I Love The Economist But When It Comes to Higher Ed They Don’t Know What They’re Talking About

by Gordon Haber

Last week The Economist ran a special section on higher ed. (Speaking of capitalism, I was late getting to the report because I was busy with this.) It’s surprisingly self-contradictory for a magazine that prides itself on its clarity of thought. Here are just a few things the report gets wrong:

1. It blames the teachers

According to the Economist, the big problem “lies in getting value for money on the teaching side. Tests suggest that many students do not learn enough these days. They work less than they used to. The average performance of America’s graduates, compared with those of other countries, is low and slipping.”

  • If the students are working less and performing badly after graduation how is that the fault of the “teaching side?” Maybe because the teachers dole out the work? But most college teachers, being adjuncts, have little influence on student workload.
  • As I’ve said before (I really only have about 3 ideas) that by the time most American students get to college they have already been irreparably harmed in terms of their intellectual development. The Economist sniffs that with American universities costing so much, you’d think that they’d be able to bring college students up to scratch. This attitude makes sense if you’re talking about, say, improving the reliability of your toaster oven. It does not make sense when discussing a college first-year who doesn’t know how to learn.
  • For a report that criticizes American higher education due to its poor performance on tests, it spends a lot of time saying again and again how there aren’t really any good tests to measure education level.

2. It assumes that education is a product like any other

The Economist takes an entirely instrumental view of education, discussing it in terms of “return on investment” or the advantage of a college with a “big global brand.” Yes, okay, I believe that trade is good and that one reason America is not a complete disaster is the relative transparency and ease of doing business. But if you think of an education only as a way to raise the purchaser’s standard of living (or ROI) how could you possibly be surprised that American students don’t know anything? If the only incentive is the degree than what incentive is there to actually acquire (or provide) a real education? And by the way, what is a real education ? How come when everyone talks about fixing higher ed they talk about tuition, as of lowering it will solve everything? How come we’re not talking about the generations of semi-literate, credulous hedonists?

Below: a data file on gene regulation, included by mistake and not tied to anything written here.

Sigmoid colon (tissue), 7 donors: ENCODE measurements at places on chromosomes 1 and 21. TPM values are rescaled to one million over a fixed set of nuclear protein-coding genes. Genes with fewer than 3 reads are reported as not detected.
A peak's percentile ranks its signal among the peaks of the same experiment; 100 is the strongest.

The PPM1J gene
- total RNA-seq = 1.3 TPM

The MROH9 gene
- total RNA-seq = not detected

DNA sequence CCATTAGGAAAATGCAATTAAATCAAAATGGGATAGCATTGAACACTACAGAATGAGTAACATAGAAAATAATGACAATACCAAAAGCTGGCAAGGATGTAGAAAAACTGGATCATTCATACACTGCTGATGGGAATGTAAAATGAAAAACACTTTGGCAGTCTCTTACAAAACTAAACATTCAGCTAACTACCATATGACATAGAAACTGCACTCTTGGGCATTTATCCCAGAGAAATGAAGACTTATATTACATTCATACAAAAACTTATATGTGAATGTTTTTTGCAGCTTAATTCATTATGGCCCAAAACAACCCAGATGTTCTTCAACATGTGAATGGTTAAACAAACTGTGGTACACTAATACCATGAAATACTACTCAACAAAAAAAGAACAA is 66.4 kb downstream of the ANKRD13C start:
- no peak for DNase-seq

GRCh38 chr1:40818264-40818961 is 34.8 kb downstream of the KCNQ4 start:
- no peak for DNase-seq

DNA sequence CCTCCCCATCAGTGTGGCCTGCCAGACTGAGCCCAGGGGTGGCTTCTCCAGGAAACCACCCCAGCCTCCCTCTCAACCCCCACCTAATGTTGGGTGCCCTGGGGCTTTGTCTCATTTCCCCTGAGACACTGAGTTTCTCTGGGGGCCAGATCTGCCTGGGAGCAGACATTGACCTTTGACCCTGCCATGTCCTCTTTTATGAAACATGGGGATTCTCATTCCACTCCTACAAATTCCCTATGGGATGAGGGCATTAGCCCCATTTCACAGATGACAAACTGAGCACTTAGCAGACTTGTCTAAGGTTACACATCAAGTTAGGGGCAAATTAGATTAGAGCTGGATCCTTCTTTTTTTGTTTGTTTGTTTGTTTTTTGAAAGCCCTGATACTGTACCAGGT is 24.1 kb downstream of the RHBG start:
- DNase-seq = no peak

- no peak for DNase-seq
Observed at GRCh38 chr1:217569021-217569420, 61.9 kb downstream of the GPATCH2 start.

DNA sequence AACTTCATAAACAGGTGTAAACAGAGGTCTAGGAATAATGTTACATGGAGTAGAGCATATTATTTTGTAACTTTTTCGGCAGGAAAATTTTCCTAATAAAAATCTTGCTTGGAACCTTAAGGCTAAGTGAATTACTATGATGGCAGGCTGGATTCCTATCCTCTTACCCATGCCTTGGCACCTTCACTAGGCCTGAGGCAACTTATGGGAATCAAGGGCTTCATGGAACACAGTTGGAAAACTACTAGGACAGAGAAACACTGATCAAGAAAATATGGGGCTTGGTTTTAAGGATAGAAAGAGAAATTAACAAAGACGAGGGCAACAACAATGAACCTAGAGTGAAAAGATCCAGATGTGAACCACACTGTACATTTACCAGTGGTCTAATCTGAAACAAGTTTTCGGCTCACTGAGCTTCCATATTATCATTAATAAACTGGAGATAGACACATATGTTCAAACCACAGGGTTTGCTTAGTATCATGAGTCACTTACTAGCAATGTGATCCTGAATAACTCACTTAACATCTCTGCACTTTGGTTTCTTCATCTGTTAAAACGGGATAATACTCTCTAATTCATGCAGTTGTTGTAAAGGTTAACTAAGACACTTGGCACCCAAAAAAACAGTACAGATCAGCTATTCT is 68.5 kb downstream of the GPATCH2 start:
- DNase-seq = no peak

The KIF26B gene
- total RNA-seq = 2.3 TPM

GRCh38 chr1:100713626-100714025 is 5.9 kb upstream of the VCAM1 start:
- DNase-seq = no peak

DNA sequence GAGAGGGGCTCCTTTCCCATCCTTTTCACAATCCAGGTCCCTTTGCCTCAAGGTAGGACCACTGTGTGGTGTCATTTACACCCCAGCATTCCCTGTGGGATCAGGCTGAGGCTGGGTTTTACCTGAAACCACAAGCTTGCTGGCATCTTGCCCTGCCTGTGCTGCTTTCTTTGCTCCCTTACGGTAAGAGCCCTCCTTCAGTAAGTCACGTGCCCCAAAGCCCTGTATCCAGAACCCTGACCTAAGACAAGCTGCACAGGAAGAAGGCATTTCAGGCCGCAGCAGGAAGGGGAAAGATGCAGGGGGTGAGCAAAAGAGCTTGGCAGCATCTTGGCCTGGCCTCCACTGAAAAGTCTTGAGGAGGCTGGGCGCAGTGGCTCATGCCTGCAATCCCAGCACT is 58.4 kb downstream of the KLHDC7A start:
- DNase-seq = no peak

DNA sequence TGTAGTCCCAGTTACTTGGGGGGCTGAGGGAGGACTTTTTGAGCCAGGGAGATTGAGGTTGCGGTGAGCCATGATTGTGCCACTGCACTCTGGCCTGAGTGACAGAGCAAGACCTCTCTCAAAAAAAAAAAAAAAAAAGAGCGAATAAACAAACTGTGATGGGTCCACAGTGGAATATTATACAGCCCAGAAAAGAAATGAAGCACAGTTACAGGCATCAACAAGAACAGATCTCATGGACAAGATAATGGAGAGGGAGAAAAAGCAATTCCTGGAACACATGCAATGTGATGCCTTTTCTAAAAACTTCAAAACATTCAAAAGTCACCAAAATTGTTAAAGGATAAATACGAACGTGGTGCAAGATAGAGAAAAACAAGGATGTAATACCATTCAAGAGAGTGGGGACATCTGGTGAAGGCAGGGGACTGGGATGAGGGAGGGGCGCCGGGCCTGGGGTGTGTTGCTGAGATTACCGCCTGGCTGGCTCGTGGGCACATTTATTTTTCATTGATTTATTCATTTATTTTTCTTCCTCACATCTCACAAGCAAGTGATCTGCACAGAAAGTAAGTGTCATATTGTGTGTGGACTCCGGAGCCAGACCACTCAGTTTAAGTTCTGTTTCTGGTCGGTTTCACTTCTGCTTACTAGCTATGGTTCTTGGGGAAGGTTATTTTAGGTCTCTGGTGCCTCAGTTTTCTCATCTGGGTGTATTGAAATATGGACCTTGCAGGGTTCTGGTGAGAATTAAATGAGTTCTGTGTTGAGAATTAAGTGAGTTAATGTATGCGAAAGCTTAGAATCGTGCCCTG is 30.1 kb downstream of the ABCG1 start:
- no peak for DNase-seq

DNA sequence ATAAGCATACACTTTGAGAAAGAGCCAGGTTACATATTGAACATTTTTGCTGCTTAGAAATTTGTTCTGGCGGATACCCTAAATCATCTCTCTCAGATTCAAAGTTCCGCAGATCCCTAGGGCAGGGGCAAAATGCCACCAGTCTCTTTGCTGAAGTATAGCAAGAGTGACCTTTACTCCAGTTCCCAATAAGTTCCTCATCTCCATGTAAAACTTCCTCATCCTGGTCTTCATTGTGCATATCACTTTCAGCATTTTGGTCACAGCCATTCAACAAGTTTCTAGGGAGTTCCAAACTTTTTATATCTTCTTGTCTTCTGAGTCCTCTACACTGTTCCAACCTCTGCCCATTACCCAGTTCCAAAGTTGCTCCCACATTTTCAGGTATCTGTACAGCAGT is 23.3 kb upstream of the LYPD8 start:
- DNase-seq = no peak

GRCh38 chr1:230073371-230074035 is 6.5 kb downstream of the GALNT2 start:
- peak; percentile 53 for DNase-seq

3. It supports turning universities into “global brands”

The Economist is sanguine about the expansion of “brands” like NYU into places like Abu Dhabi, saying that “there are worse ways to use surplus wealth.” Take 2 seconds and google “Abu Dhabi human rights” and wonder how the president of NYU sleeps at night.

4. It supports MOOCs

The Economist of course believes that Massive Open Online Courses (MOOCs) are a great alternative to actual teachers in an actual classroom, selectively quoting the dubious research of corporate shills. Actually I believe that MOOCs have enormous potential for remote or non-traditional learners, but it seems pretty  obvious that universities are drooling over MOOCs because they can charge a lot of money without having to put teachers and students together in a classroom.

Looking again at the above, I think that #2 is really what’s behind all the bullshit. The question is not how to make higher ed cheaper and more efficient. (To do that you’d just have to fire 95% of the administrators.) The question is how best to educate and then, within reason, to spend accordingly.